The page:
The Commission is currently analysing responses to the consultation and a Communication is due in the spring. The Commission’s objective is to protect content and the Commissioner insisted that the EU needed more and different types of content to suit different types of distribution – with an emphasis on European content, not US imports. She said that online media had been excluded from the remit of the TVWF directive to ensure it is free to develop.
  • On advertising bans
    Commissioner Reding insisted that there would be no new ad bans during her time in Commission.
  • On Databases and Directories
    There will be a review in 2008, a Green Paper on universal service in 2007 and there is an undertaking to invite industry stakeholders more regularly to the public sector platform. The Commission will not be shy to issue infringement proceedings against some MS for non implementation with regard to the Public Sector Information Directive.
  • On IP regime
    Commissioner Reding said she believed that this needed to be adapted to the reality of convergence and to create a level playing field between publishers and ISPs to ensure that content and copyright is respected. Consumer lobbies would not necessarily be given everything they asked for. The Commissioner expressed an interest in ACAP (the pilot scheme set up to improve the relationship between publishers and search engines).

In conclusion, Commissioner Reding spoke of her pride in the European press and said it was important to preserve a European way of life and a quality press. She expressed concerns about how young people will tack the media and content online and said that the institutions and the media needed to work together to help confront issues facing the younger generation.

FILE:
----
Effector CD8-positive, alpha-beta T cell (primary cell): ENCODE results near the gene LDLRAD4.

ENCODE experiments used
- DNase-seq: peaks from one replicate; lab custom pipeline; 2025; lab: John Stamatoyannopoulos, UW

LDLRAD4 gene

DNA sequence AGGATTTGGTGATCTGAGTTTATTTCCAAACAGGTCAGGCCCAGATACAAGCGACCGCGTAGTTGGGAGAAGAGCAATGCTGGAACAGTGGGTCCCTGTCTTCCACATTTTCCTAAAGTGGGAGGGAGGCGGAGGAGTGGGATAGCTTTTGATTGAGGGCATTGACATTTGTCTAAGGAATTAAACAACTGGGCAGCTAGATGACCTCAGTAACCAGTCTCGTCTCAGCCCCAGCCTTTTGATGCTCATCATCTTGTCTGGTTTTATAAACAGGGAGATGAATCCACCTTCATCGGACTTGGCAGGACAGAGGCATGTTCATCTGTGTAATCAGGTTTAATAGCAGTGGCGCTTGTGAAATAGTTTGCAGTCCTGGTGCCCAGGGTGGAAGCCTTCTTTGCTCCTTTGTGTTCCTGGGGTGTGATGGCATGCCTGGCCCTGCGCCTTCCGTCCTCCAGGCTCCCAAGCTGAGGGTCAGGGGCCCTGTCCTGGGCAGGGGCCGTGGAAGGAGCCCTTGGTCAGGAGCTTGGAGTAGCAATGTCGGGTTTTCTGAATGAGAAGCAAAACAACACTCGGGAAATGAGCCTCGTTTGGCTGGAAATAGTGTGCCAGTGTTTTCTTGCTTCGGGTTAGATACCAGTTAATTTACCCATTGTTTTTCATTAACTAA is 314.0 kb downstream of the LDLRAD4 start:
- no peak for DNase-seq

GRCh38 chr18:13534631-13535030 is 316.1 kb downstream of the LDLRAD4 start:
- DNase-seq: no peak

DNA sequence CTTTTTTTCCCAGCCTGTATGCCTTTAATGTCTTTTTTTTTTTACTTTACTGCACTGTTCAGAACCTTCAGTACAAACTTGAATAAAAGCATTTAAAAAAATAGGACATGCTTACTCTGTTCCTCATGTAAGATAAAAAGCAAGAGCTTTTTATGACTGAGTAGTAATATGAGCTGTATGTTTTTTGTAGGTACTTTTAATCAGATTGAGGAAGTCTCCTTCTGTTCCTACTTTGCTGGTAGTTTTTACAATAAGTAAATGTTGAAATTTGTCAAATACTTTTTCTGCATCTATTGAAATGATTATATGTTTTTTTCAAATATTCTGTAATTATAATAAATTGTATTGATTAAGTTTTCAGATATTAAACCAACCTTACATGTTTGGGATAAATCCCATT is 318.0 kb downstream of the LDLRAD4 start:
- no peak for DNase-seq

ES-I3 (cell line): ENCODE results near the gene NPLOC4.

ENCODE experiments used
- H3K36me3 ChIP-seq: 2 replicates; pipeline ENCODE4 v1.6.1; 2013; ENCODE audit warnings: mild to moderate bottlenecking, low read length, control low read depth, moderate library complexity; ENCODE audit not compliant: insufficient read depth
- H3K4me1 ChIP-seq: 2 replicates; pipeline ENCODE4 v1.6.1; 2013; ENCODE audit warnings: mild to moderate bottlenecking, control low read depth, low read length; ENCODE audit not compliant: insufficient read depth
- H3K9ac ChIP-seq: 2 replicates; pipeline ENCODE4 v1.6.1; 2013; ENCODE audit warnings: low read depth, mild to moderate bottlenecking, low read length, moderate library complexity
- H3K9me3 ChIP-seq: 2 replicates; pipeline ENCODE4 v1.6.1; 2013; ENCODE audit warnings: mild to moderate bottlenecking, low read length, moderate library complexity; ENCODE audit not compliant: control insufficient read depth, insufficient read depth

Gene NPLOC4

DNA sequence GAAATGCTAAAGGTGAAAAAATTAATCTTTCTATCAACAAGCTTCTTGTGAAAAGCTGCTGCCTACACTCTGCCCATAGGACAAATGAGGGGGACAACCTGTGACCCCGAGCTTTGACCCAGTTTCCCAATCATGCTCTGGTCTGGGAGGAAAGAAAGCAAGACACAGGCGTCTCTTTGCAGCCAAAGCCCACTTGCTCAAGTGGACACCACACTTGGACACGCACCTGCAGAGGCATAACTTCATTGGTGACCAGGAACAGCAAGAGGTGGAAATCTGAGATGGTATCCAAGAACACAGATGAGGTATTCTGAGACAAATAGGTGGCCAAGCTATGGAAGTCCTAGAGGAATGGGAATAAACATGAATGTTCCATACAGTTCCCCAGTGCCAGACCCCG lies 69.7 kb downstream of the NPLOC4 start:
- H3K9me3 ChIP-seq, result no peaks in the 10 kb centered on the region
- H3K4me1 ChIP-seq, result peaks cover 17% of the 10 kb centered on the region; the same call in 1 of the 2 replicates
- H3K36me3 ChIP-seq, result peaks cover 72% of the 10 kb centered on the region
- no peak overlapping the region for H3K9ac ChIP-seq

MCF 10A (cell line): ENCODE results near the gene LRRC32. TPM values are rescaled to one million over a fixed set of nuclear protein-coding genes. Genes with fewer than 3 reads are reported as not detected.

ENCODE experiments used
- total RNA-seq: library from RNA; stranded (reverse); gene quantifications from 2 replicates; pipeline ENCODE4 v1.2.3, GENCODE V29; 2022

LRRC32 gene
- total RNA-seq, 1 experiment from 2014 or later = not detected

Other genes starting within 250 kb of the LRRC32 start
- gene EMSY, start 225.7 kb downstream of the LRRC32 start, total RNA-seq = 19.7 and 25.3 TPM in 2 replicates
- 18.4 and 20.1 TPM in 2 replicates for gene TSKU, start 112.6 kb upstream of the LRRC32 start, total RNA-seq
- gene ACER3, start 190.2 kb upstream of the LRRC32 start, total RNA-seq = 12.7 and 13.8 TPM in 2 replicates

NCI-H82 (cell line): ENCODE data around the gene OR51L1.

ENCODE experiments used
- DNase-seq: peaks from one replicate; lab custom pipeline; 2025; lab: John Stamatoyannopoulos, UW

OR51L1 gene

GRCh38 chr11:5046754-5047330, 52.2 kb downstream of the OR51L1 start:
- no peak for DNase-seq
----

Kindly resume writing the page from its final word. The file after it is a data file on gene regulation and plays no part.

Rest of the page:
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Information society

Political correctness threatening press freedom, says EPC Chairman

Speaking at the European Media Leaders summit in London on 13 November, European Publishers Council (EPC) Chairman, and Francisco Pinto Balsemão warned that political correctness was threatening freedom of expression, freedom of the press and the future competitiveness of Europe’s media.

On the day that the European Parliament and Europe’s Ministers made key decisions on the future direction of the TV Without Frontiers Directive, Mr Balsemão warned politicians not to destabilise the very basis of free circulation of Europe’s TV channels by destroying the country of origin principle. "Allowing one member state to decide whether another country’s TV channels meet their own version of general public interest or interpretation of what is offensive to religious or political beliefs, or racially or sexually discriminating will stifle freedom of expression".